- LinkedIn (suggested, not required) – Students are encouraged to connect to each other via LinkedIn and search for potential collaborators for a class projects or a new business venture
Students must be prepared to start a personal blog to post coursework and collaborate with others.
When sending and posting electronic versions of documents please:
- put your name and page numbers on every page, and
- use a descriptive file name beginning with “AshokaUonline.” (For example ).
Enrolled students are eligible to receive two badges for completion of the coursework. Students who are awarded both badges will receive an AshokaUonline certificate for completion of the course.
StartUp Badge: Awarded to students who complete the first part of the course on the entrepreneurial process including establishing on online presence and demonstrating competence with collaborative tools
The Coming Prosperity Badge: Awarded to students who complete the second part of the course on global trends including completion of a personal plan of entrepreneurial action
Entrepreneurship and Globalization Course Certification: Granted to students who have been awarded both course badges
There are three books required for this course:
John Hagel III, John Seely Brown, and Lang Davison (2010), The Power of Pull: How Small Moves, Smartly Made, Can Set Big Things in Motion, New York: Basic Books. ISBN-10: 0465019358
Eric Reis (2011), The Lean Startup: How Today’s Entrepreneurs Use Continuous Innovation to Create Radically Successful Businesses, New York: Crown Business. ISBN: 978-0307887894
Philip Auerswald (2012), The Coming Prosperity: A Guide to Opportunity in the Age of Entrepreneurship, New York: Oxford University Press. ISBN: 978-0199795178
All three books are available in multiple eBook versions, as well as hard copy. (You do not need a Kindle reader to view it; it is possible to download a Kindle reader to your computer.)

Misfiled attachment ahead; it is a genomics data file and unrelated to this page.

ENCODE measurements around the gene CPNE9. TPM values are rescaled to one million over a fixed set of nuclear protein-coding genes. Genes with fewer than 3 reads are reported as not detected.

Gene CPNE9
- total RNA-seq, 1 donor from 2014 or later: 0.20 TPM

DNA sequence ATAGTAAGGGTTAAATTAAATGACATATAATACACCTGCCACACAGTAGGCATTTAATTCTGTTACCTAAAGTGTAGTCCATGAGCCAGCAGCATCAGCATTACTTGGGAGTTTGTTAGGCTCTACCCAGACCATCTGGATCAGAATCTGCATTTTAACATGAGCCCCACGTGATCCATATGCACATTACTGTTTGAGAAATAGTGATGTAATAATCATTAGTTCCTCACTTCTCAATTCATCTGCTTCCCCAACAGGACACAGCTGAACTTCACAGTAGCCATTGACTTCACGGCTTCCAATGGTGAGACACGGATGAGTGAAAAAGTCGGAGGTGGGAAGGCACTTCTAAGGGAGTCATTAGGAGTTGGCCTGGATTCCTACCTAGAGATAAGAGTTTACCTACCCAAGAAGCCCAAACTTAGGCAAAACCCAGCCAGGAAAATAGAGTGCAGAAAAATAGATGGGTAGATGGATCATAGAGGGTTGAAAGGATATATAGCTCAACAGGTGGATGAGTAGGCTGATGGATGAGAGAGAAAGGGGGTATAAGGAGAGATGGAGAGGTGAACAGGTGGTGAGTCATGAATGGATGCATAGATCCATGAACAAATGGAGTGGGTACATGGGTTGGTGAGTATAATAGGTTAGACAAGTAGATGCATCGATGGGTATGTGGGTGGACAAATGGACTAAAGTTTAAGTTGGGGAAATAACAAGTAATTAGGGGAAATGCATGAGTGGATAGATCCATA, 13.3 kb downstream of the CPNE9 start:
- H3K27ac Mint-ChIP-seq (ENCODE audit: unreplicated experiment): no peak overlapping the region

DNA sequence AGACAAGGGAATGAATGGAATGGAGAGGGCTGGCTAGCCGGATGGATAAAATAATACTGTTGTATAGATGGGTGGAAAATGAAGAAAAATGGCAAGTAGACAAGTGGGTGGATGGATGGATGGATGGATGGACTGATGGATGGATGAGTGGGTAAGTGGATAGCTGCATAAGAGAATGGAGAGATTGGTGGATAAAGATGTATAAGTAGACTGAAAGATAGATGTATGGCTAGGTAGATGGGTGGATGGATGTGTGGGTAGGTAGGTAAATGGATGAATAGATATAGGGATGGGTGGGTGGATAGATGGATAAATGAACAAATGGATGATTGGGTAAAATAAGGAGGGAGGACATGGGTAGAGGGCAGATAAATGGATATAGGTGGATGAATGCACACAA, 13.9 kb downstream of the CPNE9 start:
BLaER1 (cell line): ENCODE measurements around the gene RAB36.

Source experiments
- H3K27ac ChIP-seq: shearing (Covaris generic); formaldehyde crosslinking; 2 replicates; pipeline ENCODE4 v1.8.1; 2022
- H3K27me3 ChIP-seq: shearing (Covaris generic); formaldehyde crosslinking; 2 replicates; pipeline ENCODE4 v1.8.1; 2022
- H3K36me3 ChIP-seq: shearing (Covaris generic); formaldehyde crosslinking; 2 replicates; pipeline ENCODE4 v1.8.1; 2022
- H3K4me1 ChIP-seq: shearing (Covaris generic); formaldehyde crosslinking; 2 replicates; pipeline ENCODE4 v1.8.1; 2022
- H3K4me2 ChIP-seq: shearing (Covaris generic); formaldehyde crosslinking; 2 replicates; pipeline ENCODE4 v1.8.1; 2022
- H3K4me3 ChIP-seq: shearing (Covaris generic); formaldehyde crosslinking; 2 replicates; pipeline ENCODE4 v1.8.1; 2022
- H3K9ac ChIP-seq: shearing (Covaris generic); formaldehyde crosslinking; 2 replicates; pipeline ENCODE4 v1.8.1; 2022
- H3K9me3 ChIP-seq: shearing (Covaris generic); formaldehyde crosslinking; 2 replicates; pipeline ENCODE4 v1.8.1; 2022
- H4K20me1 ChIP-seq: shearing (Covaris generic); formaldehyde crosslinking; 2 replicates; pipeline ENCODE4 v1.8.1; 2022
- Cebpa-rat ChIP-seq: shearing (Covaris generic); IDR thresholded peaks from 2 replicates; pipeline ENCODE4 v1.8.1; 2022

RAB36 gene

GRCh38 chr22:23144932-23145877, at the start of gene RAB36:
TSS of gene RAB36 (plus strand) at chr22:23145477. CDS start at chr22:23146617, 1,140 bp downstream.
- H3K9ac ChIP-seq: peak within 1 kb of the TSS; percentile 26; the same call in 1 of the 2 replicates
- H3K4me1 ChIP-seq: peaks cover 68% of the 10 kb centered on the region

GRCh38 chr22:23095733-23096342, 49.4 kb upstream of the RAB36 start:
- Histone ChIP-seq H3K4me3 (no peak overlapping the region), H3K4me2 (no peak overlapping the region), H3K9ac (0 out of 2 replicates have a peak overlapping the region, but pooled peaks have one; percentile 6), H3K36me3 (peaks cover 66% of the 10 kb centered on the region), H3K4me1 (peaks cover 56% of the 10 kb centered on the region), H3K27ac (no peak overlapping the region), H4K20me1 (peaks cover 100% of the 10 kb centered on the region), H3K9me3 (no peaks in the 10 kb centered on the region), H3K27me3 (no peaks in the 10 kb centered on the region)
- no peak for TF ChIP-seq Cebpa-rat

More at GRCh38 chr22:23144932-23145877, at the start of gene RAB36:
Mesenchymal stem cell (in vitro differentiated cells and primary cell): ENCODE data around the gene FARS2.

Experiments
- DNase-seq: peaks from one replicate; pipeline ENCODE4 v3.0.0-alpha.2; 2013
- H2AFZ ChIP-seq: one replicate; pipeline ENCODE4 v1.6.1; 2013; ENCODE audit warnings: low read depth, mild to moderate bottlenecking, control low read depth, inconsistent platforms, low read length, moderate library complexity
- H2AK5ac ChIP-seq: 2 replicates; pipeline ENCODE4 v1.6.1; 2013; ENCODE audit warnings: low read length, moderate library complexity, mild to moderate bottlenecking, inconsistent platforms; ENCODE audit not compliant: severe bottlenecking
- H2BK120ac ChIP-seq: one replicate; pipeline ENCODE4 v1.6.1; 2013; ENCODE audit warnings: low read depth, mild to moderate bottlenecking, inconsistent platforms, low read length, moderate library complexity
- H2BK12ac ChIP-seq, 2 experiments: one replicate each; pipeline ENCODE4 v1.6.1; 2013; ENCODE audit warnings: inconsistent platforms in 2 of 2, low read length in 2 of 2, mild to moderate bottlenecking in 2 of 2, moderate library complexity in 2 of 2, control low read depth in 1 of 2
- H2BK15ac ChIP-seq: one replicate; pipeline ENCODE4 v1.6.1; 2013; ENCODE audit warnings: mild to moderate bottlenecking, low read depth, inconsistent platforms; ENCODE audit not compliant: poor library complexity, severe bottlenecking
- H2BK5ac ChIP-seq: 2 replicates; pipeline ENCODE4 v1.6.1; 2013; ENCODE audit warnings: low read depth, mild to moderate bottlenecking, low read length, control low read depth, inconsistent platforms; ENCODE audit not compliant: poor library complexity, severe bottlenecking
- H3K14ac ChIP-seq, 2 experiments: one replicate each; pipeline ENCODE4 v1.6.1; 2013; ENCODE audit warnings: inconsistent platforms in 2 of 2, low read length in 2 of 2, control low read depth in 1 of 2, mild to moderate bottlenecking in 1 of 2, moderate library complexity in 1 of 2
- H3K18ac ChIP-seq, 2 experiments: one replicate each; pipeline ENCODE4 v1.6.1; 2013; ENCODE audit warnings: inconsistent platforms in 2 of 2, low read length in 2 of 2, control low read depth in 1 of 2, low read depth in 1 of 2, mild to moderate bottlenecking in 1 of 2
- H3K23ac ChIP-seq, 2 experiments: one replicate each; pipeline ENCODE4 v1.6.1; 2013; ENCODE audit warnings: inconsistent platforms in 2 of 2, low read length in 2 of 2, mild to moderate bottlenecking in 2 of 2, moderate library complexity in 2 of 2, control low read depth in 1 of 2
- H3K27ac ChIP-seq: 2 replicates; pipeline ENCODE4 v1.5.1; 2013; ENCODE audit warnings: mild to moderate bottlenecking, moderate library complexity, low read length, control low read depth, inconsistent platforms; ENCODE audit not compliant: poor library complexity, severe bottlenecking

We will distribute other readings via Google Drive, or you can visit the links provided at each week’s reading below. Once you sign up for the course, we will send you an invitation to join our dropbox folder (using the email you provide us when you sign up).
Professional Ethics: Policy on Plagiarism & Copyright
Plagiarism is the use of another’s words or ideas presented as one’s own. It includes, among other things, the use of specific words, ideas, or frameworks that are the product of another’s work. Honesty and thoroughness in citing sources is essential to professional accountability and personal responsibility. Appropriate citation is necessary so that arguments, evidence, and claims can be critically examined.
- Session 1: Creating Social Value (June 6)
- Session 2: Defining a Strategy and Mobilizing Resources (June 6)
- Session 3: Student Entrepreneurship (June 11)
- Session 4: Realizing Opportunity (June 13)
- Session 5: Technology and Long-Run Growth (June 18)
- Session 6: Lean Startup Methodology (June 20)
- Session 7: The Power of Population (June 25)
- Session 8: Entrepreneurship and Governance (June 27)
- Session 9: Order and Adaptability in Human Societies (July 2)
- Session 10: Supply Chains of Opportunity (July 9)
- Session 11: Migration and Diaspora Engagement (July 11)
- Sessions 12: Students Pitch for $300 USD (July 16)
- Session 13: Special Guest: Leila Janah, Samasource (July 18)
- Session 14: Presentation of strategic plans & MVPs (July 25)